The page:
The Literary History of Word Processing

Fun article from the New York Times: “The Muses of Insert, Delete and Execute.” (thanks ropaterny and jmendelsohn for the sharing the cool article)

I’m looking forward to checking out Matthew Kirschenbaum’s upcoming book, “Track Changes: A Literary History of Word Processing” — among other things, it’s fun to think about the mix of authors that come up when talking about the literary history of word processing (including the likes of Mark Twain, Henry James, and Bram Stoker).

But maybe the most interesting bit of information from the article was about Stephen King —

“Mr. King’s 1983 short story “The Word Processor,” Mr. Kirschenbaum ventured, is “likely the earliest fictional treatment of word processing by a prominent English-language author.”

The story, published in Playboy (later retitled “Word Processor of the Gods”), certainly captured the unsettling ghostliness of the new technology, which allowed writers to correct themselves without leaving even the faintest trace. In the story a frustrated schoolteacher discovers that by erasing sentences about his enemies he can delete them entirely from the universe and insert himself in their place, a reflection of Mr. King’s fascination with his Wang System 5’s “insert,” ”delete” and “execute” keys, recounted in the introduction to his 1985 story collection, “Skeleton Crew.” “Writers are used to playing God, but suddenly now the metaphor was literal,” Mr. Kirschenbaum said in the lecture.”

Studying the means (mechanical, digital, etc.) by which literature is produced is an incredibly interesting topic. And I especially appreciated this nifty bit of Nietzsche trivia:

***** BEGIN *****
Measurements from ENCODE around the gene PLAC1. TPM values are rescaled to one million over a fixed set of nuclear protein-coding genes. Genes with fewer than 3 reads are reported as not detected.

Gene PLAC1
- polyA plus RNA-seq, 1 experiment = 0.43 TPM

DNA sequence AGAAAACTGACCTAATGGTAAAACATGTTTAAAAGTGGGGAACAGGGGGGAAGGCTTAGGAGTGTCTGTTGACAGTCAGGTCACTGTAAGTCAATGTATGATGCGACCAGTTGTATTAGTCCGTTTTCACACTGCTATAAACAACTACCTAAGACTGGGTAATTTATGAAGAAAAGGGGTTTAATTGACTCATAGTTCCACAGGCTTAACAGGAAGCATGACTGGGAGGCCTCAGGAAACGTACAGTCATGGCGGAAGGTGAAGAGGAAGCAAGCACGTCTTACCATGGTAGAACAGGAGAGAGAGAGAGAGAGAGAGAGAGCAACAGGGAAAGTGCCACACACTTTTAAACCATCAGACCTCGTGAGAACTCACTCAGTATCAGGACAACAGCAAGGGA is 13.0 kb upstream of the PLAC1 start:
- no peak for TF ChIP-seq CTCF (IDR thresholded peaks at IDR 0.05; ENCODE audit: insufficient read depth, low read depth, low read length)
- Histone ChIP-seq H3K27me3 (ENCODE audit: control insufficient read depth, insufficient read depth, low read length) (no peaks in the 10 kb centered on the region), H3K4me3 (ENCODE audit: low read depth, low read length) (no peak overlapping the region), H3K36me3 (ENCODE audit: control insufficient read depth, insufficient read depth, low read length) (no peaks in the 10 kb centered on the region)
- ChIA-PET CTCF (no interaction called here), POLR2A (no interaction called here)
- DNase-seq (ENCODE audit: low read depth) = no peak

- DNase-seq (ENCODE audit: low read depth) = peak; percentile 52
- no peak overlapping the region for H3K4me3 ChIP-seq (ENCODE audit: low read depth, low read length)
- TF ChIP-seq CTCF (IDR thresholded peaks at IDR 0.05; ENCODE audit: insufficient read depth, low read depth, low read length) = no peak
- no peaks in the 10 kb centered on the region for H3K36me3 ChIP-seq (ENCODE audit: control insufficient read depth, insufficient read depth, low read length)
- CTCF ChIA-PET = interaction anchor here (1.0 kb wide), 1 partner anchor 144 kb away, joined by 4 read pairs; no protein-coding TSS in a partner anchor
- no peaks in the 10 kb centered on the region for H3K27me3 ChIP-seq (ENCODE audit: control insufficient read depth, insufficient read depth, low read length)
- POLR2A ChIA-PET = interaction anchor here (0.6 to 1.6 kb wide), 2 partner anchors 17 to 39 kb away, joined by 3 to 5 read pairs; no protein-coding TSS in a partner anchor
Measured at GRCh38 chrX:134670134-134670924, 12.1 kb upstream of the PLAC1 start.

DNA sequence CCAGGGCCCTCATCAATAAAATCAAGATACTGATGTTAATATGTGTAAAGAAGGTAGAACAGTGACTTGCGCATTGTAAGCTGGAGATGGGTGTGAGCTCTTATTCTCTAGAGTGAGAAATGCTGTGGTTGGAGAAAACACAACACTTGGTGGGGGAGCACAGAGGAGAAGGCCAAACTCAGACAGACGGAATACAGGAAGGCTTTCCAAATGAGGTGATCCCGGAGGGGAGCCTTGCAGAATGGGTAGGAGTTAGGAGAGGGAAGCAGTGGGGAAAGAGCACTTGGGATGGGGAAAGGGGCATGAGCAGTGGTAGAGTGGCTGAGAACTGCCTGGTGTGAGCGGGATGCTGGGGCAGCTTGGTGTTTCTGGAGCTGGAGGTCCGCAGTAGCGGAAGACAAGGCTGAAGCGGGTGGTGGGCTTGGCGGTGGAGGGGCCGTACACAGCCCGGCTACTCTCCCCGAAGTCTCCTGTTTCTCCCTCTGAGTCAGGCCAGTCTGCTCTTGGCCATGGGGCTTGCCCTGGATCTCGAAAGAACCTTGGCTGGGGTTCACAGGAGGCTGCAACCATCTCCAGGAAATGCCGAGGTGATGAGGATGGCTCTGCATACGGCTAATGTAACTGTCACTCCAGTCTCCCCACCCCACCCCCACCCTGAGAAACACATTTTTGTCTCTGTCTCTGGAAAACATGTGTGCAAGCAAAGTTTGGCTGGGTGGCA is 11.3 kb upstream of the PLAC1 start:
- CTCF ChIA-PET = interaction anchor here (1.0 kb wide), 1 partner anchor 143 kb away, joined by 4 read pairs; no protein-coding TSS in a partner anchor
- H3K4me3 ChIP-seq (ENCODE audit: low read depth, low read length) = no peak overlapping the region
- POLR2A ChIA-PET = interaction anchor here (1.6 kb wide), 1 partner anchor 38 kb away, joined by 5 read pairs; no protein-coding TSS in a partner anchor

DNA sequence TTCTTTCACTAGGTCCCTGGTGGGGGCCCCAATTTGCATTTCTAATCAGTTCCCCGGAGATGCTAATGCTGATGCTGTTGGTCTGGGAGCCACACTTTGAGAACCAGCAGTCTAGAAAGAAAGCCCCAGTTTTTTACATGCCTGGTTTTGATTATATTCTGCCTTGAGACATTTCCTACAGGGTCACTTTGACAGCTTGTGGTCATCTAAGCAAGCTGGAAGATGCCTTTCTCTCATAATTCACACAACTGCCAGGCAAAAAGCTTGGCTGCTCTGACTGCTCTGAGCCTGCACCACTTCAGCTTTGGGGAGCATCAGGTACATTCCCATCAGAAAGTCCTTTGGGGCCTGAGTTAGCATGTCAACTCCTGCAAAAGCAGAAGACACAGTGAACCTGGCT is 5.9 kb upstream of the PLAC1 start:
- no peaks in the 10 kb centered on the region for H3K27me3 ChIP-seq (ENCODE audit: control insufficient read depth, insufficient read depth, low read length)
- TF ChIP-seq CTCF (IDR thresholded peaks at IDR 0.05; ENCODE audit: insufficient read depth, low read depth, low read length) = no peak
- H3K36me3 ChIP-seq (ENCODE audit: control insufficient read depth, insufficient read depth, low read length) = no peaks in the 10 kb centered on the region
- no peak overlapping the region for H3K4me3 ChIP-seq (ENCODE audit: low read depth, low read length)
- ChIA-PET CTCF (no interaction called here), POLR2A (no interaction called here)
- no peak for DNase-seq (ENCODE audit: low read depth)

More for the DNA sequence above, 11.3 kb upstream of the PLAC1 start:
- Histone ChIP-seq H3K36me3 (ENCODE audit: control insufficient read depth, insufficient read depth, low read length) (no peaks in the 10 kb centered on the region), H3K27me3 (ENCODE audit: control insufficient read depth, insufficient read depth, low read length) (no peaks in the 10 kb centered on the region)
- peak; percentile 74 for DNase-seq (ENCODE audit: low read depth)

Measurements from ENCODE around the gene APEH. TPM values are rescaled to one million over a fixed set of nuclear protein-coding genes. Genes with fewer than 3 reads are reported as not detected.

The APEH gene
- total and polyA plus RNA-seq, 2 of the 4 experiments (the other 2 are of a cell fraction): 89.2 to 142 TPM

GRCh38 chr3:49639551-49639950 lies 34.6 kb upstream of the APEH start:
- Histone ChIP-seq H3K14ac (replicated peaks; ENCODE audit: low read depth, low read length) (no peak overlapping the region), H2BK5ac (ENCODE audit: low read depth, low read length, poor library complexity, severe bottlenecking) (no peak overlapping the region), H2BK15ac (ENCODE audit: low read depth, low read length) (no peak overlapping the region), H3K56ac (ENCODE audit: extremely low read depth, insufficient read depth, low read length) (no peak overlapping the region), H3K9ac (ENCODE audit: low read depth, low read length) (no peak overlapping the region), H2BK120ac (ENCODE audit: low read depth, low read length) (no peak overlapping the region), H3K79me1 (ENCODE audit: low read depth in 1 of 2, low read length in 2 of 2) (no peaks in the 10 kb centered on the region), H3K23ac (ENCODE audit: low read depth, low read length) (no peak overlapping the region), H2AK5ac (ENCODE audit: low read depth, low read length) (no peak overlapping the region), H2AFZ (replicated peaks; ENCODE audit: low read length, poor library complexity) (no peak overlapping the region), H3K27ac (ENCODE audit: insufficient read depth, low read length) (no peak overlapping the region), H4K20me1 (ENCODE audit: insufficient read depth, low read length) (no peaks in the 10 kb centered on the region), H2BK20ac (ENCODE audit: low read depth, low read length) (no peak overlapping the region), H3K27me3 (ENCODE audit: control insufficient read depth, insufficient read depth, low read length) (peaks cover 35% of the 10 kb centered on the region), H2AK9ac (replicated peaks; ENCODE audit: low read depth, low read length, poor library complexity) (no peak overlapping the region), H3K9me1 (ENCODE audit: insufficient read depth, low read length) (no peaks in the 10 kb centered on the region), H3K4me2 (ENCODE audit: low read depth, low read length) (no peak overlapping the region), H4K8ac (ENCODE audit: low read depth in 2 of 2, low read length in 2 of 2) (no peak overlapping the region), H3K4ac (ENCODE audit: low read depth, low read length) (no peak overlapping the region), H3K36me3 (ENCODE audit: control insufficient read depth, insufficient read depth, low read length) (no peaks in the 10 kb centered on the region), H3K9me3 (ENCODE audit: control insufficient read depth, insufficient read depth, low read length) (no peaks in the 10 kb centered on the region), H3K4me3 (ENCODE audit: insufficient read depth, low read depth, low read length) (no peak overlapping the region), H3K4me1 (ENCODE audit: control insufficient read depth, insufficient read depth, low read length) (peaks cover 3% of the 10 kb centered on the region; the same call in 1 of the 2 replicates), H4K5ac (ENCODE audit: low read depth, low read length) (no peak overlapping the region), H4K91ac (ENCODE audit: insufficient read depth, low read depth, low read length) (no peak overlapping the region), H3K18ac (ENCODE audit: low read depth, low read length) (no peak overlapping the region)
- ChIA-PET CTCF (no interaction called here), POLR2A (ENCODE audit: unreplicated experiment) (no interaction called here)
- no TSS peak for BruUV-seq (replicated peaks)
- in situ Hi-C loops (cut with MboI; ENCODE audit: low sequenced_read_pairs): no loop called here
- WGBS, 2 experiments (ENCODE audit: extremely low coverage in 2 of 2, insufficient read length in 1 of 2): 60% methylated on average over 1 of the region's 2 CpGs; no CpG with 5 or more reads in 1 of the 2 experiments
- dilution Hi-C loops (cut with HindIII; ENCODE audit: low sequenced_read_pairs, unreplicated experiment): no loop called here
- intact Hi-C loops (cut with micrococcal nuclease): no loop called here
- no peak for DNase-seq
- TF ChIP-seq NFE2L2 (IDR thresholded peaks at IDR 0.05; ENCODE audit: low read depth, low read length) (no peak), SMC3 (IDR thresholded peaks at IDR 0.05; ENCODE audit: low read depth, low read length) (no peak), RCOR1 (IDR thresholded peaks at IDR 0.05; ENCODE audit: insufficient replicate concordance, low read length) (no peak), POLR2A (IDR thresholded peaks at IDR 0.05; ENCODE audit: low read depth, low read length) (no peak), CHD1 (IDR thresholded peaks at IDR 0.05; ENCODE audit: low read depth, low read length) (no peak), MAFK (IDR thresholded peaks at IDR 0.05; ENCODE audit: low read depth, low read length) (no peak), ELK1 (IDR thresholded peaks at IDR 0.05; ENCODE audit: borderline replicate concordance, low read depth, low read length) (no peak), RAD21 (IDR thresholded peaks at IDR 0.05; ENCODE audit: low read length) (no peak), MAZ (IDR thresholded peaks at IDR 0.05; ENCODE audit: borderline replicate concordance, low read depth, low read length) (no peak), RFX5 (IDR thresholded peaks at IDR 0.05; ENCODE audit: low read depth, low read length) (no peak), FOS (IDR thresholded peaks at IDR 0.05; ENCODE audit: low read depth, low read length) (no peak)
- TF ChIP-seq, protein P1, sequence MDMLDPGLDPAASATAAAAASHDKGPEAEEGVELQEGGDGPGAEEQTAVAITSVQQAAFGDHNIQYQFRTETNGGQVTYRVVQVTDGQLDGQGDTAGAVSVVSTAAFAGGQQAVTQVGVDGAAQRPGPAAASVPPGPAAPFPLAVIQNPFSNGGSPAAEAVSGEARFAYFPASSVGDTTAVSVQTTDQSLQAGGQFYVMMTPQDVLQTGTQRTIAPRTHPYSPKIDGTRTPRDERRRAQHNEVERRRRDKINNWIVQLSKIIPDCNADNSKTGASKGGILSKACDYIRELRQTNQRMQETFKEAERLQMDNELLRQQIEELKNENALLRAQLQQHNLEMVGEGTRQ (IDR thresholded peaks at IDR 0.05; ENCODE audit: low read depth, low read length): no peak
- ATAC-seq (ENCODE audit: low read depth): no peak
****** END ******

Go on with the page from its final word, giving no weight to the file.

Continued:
“The study of word processing may sound like a peculiarly tech-minded task for an English professor, but literary scholars have become increasingly interested in studying how the tools of writing both shape literature and are reflected in it, whether it’s the quill pen of the Romantic poets or the early round typewriter, known as a writing ball, that Friedrich Nietzsche used to compose some aphoristic fragments. (“Our writing tools are also working on our thoughts,” Nietzsche typed.)”

Nietzsche even wrote a poem about his writing ball

“The Writing Ball is a thing just like me: of iron
And yet easy to twist, especially on journeys.
Patience and tact one must richly possess
And fine little fingers to use us.”

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By the way — did this article remind anyone else of Foucault’s Pendulum?

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I run the ThinkLab at the University of Cambridge, and research digital habits, productivity, and wellbeing.

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